Photo:  Office de Tourisme de Strasbourg
Photo: Office de Tourisme de Strasbourg

Strasbourg has been the seat of European Institutions since 1949: first of the International Commission on Civil Status and of the Council of Europe, later of the European Parliament, of the European Science Foundation, of Eurocorps, and others as well.

Best Time To Visit Strasbourg

Popular as a destination hosting a number of important European institutions, Strasbourg is the capital of France’s Alsace region.

Summer: The best time to visit Strasbourg is May to August and December given the pleasant temperatures and festive cheer respectively. July is the hottest month in Strasbourg with the average temperature being around 20°C (67°F). The month of May receives an average rainfall of 90mm of rain, hence making it the wettest month.

Autumn: The month of September is the month of the grape harvest, with many interesting activities lined up around this activity. October experiences the onset of autumn when the weather is still pleasant and beautiful and you can bask in most of this city minus the tourist crowd.

Winter: The coldest month is January when the temperatures drop to 2°C (35°F).

Strasbourg’s Tourist Attractions

1. Cathédrale Notre-Dame

Photo:  Villes.fr
Photo: Villes.fr

Notre-Dame de Paris (meaning "Our Lady of Paris"), referred to simply as Notre-Dame, is a medieval Catholic cathedral on the Île de la Cité in the 4th arrondissement of Paris. The cathedral was consecrated to the Virgin Mary and is considered to be one of the finest examples of French Gothic architecture. Its pioneering use of the rib vault and flying buttress, its enormous and colorful rose windows, as well as the naturalism and abundance of its sculptural decoration set it apart from the earlier Romanesque style. Major musical components that make Notre Dame stand out include its three pipe organs, one of which is historic; and its immense church bells.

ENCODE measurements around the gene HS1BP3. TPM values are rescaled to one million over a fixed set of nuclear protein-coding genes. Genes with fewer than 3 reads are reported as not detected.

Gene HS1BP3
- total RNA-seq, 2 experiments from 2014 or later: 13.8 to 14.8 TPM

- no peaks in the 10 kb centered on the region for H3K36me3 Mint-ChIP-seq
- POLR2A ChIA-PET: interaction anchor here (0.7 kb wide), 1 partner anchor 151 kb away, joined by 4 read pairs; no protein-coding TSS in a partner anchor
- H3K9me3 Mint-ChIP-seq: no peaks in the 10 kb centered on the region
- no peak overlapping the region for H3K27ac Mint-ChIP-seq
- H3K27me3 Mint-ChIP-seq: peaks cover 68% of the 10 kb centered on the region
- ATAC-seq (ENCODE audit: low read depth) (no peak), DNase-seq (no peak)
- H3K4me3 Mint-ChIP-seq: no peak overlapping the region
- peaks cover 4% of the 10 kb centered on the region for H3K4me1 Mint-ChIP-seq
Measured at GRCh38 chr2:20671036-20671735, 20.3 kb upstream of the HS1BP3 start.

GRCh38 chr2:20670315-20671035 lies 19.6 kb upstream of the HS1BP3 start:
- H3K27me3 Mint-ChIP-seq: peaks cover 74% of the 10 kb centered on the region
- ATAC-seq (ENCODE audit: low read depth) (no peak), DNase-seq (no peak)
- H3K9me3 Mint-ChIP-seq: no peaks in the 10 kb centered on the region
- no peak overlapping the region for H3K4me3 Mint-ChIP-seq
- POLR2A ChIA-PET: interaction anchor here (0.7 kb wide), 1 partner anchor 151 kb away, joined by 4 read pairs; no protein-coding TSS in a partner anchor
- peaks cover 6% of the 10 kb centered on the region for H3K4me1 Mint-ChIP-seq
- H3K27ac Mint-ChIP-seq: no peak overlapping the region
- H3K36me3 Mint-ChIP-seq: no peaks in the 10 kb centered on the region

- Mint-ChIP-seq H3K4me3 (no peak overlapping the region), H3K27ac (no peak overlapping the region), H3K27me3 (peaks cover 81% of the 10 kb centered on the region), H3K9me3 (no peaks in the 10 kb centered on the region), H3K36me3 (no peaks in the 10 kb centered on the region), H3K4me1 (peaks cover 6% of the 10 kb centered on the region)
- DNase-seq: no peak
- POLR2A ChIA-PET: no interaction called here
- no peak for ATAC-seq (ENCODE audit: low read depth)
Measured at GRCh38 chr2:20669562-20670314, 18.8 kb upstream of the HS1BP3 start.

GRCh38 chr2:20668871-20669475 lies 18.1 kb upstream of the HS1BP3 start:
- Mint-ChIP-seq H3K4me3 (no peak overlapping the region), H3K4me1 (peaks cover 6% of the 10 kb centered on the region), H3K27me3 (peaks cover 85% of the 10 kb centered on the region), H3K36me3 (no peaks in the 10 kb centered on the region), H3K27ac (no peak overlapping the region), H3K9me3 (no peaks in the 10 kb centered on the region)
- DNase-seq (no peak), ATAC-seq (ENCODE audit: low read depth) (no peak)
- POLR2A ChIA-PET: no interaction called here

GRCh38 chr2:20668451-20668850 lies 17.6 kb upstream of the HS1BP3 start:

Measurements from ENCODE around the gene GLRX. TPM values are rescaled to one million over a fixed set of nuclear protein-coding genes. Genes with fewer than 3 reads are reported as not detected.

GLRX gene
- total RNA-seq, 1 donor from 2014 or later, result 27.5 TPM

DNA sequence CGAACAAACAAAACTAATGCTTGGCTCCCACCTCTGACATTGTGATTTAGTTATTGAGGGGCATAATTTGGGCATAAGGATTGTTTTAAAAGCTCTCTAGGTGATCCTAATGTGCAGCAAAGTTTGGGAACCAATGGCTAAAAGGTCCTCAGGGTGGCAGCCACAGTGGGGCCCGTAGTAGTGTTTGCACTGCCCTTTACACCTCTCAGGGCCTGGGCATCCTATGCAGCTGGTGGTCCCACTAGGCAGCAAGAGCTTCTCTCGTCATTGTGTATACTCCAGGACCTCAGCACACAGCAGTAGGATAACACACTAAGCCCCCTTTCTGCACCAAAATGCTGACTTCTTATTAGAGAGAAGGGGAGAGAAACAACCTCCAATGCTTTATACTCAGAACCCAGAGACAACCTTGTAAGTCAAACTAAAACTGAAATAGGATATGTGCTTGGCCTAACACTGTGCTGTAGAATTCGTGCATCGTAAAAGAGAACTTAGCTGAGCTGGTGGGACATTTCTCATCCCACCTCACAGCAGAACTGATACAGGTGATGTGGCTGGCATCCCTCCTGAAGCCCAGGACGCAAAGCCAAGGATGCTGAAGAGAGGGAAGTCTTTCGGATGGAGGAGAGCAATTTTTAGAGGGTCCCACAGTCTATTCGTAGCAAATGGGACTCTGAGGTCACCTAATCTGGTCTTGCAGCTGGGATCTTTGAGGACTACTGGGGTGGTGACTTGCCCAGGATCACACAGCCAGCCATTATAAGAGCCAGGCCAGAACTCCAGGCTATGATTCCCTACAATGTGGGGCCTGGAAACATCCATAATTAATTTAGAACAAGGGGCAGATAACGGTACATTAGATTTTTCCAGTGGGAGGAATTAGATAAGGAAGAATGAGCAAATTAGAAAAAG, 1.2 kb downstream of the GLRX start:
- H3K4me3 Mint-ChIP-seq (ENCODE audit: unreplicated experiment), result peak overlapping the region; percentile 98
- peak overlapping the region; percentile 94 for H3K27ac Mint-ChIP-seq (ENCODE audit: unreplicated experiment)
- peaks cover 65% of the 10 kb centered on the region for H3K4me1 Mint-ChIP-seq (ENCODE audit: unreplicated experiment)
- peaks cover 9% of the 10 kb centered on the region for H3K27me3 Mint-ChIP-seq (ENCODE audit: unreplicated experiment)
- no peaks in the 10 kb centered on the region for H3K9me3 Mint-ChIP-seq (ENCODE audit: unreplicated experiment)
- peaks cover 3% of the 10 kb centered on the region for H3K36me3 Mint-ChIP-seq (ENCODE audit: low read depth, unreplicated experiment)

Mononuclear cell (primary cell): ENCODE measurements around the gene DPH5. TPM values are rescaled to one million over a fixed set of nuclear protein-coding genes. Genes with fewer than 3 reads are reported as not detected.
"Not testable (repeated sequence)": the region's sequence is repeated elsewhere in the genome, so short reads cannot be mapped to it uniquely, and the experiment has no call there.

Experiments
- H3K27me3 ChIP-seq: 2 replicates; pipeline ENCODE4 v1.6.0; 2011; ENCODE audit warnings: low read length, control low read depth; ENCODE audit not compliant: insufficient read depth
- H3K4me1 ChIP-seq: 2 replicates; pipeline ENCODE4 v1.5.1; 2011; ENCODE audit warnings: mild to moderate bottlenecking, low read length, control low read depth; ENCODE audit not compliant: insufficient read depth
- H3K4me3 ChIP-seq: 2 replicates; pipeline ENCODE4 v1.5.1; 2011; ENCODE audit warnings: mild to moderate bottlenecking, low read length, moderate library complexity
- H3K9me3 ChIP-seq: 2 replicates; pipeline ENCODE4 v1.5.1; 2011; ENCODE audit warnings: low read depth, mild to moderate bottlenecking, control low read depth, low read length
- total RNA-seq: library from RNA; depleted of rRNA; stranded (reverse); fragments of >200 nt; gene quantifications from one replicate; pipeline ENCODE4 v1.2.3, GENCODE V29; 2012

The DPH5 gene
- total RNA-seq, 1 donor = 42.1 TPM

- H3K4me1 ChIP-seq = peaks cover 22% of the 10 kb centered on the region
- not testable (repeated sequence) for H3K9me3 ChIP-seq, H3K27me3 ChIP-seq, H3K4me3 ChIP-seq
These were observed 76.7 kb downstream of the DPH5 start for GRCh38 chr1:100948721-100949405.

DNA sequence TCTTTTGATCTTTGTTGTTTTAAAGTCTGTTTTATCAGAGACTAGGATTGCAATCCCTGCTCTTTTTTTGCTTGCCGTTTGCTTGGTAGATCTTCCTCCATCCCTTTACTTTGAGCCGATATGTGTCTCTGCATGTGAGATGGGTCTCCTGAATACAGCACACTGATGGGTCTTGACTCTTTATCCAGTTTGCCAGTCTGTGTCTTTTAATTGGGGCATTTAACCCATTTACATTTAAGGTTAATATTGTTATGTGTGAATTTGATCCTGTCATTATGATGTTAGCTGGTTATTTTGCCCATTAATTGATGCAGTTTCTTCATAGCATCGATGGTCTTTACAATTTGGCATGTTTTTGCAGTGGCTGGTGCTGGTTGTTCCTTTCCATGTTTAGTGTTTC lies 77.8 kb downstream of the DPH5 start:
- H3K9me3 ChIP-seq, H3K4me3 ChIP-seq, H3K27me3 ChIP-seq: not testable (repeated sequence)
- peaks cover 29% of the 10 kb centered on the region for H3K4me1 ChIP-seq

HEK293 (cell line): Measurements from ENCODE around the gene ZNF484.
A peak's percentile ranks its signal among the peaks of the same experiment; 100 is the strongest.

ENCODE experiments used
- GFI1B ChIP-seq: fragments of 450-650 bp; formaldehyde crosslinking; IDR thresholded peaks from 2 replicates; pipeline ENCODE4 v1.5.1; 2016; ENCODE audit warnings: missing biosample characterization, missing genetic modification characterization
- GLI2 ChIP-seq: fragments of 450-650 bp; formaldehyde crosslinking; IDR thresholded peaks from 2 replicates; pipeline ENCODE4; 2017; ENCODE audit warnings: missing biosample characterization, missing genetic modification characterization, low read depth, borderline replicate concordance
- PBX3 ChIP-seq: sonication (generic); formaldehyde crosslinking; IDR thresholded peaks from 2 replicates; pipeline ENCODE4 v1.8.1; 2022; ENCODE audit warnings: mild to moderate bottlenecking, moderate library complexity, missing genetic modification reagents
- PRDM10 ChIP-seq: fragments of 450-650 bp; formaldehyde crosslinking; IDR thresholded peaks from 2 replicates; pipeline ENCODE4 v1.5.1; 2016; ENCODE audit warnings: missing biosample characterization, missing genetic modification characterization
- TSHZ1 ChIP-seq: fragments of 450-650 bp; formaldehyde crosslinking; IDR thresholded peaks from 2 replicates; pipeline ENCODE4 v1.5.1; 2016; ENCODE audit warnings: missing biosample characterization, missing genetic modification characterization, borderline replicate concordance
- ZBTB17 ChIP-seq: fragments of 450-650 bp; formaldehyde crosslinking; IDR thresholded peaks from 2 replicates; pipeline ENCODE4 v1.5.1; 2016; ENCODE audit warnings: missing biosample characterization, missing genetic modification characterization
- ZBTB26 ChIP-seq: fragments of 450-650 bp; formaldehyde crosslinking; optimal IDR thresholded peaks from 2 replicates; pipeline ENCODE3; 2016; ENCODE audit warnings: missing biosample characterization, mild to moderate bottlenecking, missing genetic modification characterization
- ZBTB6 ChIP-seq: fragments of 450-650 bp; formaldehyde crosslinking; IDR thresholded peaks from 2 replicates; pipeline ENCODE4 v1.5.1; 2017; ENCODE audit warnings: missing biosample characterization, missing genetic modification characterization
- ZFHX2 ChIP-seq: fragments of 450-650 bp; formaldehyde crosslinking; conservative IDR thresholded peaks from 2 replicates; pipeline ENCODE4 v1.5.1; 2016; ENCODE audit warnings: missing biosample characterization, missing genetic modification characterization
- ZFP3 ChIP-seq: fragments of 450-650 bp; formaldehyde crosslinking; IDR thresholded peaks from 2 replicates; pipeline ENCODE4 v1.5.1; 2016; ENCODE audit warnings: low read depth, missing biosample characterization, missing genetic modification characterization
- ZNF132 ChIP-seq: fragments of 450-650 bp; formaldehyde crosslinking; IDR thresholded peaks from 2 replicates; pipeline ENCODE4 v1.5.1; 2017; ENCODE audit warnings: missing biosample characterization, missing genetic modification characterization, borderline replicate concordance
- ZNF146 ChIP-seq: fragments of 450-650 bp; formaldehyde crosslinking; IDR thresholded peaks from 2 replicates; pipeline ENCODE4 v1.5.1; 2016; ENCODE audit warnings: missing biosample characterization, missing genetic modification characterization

The cathedral's construction began in 1163 under Bishop Maurice de Sully and was largely complete by 1260, though it was modified frequently in the following centuries. In the 1790s, Notre-Dame suffered desecration during the French Revolution; much of its religious imagery was damaged or destroyed. In the 19th century, the cathedral was the site of the coronation of Napoleon I and the funerals of many presidents of the French Republic.

2. Petite France

Photo:  Maison Lutetia R
Photo: Maison Lutetia R

La Petite France (also known as the Quartier des Tanneurs; German: Gerberviertel; "Tanner's Quarter") is a historic quarter of the city of Strasbourg in eastern France. It is located at the western end of the Grande Île, which contains the historical centre of the city. At Petite France, the River Ill splits up into a number of channels that cascade through an area that was, in the Middle Ages, home to the city's tanners, millers and fishermen, and is now one of Strasbourg's main tourist attractions. Petite France forms part of the UNESCO World Heritage Site of Grande Île, designated in 1988.

Just upstream of Petite France, the River Ill flows through the Barrage Vauban, a defensive structure built at the end of the 17th century. Downstream of this, the river splits into the Canal du Faux-Rempart, which flows to the north of the Grande Île, and four channels which flow through the Petite France quarter before reuniting in the main channel of the river, flowing to the south of the Grande Île. These four channels are spanned by the Ponts Couverts, an earlier defensive structure of three bridges and four towers that, despite its name, has not been covered since the 18th century.

3. Grande Île

Photo: Wikipedia
Photo: Wikipedia